This study examined the underarousal/optimal stimulation theory of ADHD. This theory states that an optimal level of arousal is maintained through moderation of incoming sensory stimuli (Zentall & Zentall, 1983). It is proposed that some of the deviant behavior displayed by hyperactive children represents a functional set of responses to conditions of abnormal sensory input. Attempts to correct this imbalance in arousal through chemical and sensory stimulation have been relatively successful. A recent study supported this theory by demonstrating the positive effect of music on children doing arithmetic problems. Using college students with a tendency toward attention disorders, the present study examined the effects of external auditory stimulation on reading comprehension. Students read passages during high stimulation (music), low stimulation (speech) and no stimulation (silence). The students with low tendency toward ADHD performed similarly under all three conditions. In contrast, the students with a high tendency did significantly worse under the music condition than speech or silence conditions. These results do not support the underarousal/optimal stimulation theory.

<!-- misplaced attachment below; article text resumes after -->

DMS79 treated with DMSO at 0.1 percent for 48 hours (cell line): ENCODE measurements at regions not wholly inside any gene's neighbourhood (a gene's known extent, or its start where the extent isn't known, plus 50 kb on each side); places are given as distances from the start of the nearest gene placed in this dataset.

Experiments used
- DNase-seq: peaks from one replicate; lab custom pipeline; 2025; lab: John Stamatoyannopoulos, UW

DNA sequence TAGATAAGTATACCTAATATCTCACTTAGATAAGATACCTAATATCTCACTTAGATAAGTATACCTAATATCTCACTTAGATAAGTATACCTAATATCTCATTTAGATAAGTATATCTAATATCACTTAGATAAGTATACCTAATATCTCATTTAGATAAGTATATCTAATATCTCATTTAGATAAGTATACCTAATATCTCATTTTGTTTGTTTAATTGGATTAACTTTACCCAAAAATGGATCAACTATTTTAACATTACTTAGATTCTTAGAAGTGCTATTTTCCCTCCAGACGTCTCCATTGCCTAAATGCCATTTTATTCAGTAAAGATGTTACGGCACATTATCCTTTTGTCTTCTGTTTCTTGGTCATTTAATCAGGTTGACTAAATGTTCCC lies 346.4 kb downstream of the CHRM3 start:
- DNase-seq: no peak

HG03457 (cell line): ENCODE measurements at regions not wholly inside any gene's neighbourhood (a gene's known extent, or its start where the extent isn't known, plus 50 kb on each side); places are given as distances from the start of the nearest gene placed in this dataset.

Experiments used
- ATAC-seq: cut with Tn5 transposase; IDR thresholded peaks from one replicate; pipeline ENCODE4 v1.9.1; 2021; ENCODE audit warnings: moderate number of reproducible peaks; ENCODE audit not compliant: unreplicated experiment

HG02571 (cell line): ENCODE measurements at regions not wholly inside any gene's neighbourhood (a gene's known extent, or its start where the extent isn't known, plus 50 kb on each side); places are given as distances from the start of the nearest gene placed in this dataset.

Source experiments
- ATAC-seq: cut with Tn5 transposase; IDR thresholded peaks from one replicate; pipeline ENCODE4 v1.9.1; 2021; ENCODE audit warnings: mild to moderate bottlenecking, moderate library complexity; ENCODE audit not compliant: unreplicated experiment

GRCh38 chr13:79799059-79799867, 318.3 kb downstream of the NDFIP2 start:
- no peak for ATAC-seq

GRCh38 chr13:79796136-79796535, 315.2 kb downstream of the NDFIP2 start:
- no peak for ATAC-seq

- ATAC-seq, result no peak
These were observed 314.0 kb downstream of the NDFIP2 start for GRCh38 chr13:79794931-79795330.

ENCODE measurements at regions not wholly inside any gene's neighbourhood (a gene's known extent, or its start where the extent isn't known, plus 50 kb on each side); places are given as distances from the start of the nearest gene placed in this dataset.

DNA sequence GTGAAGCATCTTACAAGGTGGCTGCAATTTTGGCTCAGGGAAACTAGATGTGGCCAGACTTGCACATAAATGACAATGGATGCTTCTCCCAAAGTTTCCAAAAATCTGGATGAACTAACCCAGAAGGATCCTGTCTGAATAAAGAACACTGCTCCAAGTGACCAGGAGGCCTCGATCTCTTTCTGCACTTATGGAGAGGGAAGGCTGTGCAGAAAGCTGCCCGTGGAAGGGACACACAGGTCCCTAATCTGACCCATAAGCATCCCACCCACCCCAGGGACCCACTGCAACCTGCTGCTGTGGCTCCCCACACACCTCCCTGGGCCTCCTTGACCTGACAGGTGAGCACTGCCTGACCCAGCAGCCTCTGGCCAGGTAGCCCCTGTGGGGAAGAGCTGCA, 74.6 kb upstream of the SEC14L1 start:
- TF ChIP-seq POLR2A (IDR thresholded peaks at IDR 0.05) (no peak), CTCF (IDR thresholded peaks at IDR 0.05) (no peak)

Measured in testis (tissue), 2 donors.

Included in

Psychology Commons